Grmblz

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I5kg is not really that heavy or hard to lift for most people if you think about it. If it was say a suitcase with a handle you would probably lift and carry it without a thought? Remove the handle and it becomes awkward to lift and carry. So yep, it could be awkward if you have 15kg of hot wet grain in a bag and try to grip the bag or the draw string to lift it.
Yeah, except were not talking about lifting 15kg, OP mentions 15kg of grain, it'll be closer to 40kg for the initial lift, and 30kg by the time it's drained, and that is a big lift especially if you have to hold it while it drains, a pulley system/hoist of some description will be essential, does he have somewhere to mount the hoist, and the height to lift the bag sufficiently.
Marks suggestion of doing some 20L batches first makes more than a little sense, it'll give OP a handle on just what is involved.
 

S.E

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Yeah, except were not talking about lifting 15kg, OP mentions 15kg of grain, it'll be closer to 40kg for the initial lift, and 30kg by the time it's drained, and that is a big lift especially if you have to hold it while it drains, a pulley system/hoist of some description will be essential, does he have somewhere to mount the hoist, and the height to lift the bag sufficiently.
I wasn’t replying to the OP. If you take a look above I quoted and replied to golfandbrew post #2 who mentioned lifting 15kg of wet grain. I average about 9kg dry grain for 55L brew length so 15kg sounded about right to me. Personally I wouldn’t consider BIAB for a 60L brew length though.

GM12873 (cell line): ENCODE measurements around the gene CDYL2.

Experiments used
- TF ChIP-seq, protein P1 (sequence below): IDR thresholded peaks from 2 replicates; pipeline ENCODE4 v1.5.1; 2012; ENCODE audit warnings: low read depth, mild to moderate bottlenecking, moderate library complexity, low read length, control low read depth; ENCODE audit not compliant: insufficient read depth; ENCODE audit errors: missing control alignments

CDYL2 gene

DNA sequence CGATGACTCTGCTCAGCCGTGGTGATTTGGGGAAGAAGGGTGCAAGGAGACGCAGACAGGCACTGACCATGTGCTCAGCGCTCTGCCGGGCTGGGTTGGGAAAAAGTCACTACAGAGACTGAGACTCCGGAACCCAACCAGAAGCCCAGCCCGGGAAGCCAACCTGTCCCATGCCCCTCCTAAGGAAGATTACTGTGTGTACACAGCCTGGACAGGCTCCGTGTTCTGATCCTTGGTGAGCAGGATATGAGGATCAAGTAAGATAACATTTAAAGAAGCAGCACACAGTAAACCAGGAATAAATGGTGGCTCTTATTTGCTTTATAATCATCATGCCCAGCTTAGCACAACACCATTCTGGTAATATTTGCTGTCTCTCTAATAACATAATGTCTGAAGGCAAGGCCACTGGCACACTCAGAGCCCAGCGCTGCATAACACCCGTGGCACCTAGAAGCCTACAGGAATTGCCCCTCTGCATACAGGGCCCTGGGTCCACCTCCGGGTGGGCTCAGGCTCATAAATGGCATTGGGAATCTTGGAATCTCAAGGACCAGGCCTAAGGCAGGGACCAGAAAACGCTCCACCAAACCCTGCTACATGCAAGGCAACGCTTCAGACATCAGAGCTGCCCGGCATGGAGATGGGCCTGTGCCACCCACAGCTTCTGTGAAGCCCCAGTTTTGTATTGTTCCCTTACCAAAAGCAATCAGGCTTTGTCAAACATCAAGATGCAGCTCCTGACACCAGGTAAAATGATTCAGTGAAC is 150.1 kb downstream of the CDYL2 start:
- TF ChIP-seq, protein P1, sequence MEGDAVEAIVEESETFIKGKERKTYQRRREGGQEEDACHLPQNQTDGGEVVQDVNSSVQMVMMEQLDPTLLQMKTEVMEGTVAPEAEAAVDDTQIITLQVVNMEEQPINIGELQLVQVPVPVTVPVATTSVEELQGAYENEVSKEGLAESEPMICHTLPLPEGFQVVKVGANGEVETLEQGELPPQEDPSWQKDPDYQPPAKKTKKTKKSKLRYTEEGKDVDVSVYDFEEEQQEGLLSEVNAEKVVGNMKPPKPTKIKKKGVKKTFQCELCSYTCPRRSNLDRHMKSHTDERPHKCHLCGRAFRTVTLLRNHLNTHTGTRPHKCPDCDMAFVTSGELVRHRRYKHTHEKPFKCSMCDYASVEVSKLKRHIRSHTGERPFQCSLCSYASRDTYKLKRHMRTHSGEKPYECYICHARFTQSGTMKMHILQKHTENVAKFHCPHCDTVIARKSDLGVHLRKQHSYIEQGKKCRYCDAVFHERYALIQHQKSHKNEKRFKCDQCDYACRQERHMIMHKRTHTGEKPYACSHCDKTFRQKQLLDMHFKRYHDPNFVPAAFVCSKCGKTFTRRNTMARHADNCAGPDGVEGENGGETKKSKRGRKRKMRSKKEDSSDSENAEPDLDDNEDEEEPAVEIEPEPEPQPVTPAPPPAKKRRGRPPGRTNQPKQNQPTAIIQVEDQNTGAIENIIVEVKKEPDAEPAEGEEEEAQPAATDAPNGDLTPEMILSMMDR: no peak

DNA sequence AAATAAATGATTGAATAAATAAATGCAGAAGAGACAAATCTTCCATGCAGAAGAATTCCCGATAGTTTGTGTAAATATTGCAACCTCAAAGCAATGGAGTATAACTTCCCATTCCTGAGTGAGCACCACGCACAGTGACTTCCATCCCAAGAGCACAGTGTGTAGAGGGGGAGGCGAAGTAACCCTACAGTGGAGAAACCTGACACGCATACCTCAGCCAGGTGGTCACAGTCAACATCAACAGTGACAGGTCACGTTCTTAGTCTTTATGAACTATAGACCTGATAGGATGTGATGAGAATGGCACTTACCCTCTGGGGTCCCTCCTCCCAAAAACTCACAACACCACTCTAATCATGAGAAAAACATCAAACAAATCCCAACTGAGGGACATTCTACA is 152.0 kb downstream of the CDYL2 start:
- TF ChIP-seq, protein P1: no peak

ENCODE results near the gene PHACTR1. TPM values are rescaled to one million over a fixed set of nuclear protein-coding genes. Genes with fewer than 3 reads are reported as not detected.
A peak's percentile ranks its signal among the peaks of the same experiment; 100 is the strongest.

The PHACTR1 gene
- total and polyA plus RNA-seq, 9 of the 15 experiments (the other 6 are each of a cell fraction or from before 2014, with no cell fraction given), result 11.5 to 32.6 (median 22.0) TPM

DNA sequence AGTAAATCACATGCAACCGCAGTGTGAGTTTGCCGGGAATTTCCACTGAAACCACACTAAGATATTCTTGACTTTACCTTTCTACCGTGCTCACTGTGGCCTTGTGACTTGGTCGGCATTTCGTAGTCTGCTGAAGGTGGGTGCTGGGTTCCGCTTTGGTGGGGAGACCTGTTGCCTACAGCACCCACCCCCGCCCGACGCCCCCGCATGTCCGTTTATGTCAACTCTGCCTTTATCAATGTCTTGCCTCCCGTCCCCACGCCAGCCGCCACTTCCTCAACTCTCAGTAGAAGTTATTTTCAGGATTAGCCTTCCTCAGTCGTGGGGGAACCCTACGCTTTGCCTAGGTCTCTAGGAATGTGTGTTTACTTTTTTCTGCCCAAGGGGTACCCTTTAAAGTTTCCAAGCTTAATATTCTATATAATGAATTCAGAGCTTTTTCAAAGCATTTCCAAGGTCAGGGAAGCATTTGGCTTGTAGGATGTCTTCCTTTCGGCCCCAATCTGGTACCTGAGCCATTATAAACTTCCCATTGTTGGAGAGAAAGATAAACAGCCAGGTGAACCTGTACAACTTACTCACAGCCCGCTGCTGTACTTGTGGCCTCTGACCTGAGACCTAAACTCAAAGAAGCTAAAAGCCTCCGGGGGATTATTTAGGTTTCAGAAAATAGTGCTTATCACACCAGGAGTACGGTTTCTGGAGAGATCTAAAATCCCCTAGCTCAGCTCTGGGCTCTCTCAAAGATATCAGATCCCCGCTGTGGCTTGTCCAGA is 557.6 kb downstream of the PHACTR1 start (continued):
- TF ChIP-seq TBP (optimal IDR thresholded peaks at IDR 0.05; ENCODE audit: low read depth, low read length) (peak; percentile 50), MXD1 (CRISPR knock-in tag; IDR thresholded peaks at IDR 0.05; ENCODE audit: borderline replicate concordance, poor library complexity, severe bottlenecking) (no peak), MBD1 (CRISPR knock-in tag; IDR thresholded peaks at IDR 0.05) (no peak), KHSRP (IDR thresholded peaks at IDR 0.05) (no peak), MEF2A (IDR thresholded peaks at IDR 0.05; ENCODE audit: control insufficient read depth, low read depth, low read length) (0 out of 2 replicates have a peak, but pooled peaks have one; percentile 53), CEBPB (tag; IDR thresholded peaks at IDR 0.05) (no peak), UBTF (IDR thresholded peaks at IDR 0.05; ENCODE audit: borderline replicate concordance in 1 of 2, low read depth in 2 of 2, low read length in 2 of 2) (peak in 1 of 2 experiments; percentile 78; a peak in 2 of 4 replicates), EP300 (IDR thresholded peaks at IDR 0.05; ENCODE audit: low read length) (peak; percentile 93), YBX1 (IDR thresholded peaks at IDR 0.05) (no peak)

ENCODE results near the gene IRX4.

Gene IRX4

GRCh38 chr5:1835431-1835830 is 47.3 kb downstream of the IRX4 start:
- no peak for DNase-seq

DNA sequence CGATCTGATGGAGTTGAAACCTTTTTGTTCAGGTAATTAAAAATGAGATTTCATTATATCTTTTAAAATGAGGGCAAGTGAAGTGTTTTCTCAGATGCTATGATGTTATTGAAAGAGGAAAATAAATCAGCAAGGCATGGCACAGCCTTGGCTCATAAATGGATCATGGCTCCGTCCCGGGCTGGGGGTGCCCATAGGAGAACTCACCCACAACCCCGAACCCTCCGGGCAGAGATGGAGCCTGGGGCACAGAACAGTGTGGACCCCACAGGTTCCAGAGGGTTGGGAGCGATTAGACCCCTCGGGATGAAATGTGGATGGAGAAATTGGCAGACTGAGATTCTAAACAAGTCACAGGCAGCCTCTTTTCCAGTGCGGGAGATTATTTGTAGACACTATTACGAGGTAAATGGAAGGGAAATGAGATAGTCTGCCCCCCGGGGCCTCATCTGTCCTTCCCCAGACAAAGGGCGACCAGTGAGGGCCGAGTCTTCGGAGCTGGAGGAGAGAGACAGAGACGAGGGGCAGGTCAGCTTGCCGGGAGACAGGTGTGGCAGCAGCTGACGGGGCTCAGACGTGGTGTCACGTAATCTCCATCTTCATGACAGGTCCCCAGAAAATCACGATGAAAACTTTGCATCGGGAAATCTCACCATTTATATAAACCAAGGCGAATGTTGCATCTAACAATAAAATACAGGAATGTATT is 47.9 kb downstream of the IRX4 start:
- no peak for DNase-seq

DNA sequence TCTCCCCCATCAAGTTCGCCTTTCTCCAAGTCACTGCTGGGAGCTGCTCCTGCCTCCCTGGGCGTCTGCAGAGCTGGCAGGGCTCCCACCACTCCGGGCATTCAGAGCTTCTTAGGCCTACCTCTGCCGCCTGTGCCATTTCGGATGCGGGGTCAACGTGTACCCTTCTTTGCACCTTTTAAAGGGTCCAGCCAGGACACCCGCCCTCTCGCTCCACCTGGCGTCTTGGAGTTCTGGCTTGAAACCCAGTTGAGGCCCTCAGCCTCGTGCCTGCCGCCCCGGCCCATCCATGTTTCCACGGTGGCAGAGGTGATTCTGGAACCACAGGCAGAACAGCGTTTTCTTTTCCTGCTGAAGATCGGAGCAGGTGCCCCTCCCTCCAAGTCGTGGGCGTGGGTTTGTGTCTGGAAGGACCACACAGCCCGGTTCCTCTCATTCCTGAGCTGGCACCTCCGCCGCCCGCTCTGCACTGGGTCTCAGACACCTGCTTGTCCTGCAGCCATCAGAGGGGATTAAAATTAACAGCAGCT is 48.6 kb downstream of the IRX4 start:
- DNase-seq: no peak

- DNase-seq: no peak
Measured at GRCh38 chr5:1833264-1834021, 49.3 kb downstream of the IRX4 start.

I think you have missed the point of using a broom handle for BIAB. You don’t stand holding the wet grain while it drains you use a couple chairs or something suitable height and support the broom handle between them.

A pulley system/hoist of some description would not be essential for most brewers. Even if the grain is nearer to 40kg as you estimate it would not be that difficult to lift up a short distance and support it above the kettle to drain. No more dificult than say lifting a 50L keg of beer onto the back of a ute or a 60L fermenter up on to a couple milk crates to gravity fill kegs. 40kg would need something a bit stronger than a broom handle but as I said I would not consider BIAB to brew 60L.
 

Grmblz

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I wasn’t replying to the OP. If you take a look above I quoted and replied to golfandbrew post #2 who mentioned lifting 15kg of wet grain. I average about 9kg dry grain for 55L brew length so 15kg sounded about right to me. Personally I wouldn’t consider BIAB for a 60L brew length though.

I think you have missed the point of using a broom handle for BIAB. You don’t stand holding the wet grain while it drains you use a couple chairs or something suitable height and support the broom handle between them.

A pulley system/hoist of some description would not be essential for most brewers. Even if the grain is nearer to 40kg as you estimate it would not be that difficult to lift up a short distance and support it above the kettle to drain. No more dificult than say lifting a 50L keg of beer onto the back of a ute or a 60L fermenter up on to a couple milk crates to gravity fill kegs. 40kg would need something a bit stronger than a broom handle but as I said I would not consider BIAB to brew 60L.
Ahh, fair call, I missed the quote bit, was still concentrating on the OP.